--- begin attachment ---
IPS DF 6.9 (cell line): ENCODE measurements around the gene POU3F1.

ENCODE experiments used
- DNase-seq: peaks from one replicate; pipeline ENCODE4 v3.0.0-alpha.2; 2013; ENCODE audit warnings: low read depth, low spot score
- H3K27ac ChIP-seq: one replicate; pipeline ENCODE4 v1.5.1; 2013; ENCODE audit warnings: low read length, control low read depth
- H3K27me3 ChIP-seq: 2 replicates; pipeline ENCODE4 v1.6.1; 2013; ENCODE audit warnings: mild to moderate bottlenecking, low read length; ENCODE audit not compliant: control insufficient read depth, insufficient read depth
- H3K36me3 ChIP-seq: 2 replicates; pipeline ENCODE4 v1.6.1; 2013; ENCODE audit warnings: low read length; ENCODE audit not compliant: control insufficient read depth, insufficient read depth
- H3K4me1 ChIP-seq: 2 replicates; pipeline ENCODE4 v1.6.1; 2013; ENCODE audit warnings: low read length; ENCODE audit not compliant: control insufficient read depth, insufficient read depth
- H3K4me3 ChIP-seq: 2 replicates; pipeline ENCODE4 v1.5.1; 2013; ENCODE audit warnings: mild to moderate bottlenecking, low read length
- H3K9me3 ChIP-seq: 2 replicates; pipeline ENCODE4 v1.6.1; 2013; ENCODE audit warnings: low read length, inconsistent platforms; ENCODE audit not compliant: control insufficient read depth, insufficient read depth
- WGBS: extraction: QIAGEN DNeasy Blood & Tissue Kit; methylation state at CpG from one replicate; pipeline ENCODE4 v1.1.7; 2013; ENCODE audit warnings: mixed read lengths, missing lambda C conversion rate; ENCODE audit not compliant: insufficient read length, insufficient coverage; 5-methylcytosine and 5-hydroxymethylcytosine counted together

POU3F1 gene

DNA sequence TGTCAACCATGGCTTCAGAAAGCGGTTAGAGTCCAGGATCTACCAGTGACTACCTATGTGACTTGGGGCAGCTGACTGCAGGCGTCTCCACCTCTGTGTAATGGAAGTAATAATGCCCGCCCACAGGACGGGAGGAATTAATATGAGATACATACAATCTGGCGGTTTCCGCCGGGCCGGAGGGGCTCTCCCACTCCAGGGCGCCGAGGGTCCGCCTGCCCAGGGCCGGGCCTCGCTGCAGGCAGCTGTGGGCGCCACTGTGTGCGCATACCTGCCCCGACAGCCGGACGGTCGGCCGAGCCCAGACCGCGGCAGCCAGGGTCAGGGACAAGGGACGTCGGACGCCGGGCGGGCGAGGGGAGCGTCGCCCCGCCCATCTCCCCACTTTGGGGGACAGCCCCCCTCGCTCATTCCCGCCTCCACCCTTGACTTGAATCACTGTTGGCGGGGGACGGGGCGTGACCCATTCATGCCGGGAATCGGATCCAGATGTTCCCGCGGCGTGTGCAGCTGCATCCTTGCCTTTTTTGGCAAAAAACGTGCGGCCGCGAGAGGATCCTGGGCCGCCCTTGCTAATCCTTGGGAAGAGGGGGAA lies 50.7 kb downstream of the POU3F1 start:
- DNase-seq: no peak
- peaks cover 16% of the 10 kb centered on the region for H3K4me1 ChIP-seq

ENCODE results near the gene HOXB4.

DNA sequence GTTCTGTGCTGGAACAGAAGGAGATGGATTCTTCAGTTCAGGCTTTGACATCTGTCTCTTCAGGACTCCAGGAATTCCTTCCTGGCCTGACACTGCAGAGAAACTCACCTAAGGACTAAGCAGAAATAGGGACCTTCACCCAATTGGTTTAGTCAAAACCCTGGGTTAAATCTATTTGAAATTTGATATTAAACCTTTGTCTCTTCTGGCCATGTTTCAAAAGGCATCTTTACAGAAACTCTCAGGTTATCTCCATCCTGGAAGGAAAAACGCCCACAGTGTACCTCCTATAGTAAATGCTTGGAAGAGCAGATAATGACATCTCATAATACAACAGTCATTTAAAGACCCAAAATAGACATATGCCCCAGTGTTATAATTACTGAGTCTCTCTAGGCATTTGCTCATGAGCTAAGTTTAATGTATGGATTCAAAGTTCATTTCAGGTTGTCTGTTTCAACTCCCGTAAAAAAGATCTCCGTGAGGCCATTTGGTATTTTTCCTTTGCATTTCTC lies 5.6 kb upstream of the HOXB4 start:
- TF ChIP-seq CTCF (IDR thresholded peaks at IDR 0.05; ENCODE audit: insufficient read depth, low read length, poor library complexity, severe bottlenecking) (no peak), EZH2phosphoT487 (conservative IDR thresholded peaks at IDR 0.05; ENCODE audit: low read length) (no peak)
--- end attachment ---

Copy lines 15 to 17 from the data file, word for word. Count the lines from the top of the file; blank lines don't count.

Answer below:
ENCODE results near the gene HOXB4.

DNA sequence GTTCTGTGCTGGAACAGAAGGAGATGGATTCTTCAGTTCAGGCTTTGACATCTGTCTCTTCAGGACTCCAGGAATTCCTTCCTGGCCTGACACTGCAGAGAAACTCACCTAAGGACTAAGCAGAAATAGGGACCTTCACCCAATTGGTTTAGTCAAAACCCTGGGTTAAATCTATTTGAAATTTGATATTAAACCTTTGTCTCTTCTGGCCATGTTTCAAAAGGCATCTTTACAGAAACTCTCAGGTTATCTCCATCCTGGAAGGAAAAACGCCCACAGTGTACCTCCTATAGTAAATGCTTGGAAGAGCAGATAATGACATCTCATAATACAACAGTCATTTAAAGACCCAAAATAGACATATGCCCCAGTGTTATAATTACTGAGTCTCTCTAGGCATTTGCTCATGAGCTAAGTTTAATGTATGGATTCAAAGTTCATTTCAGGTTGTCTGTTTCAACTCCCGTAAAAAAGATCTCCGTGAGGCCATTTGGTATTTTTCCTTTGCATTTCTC lies 5.6 kb upstream of the HOXB4 start:
- TF ChIP-seq CTCF (IDR thresholded peaks at IDR 0.05; ENCODE audit: insufficient read depth, low read length, poor library complexity, severe bottlenecking) (no peak), EZH2phosphoT487 (conservative IDR thresholded peaks at IDR 0.05; ENCODE audit: low read length) (no peak)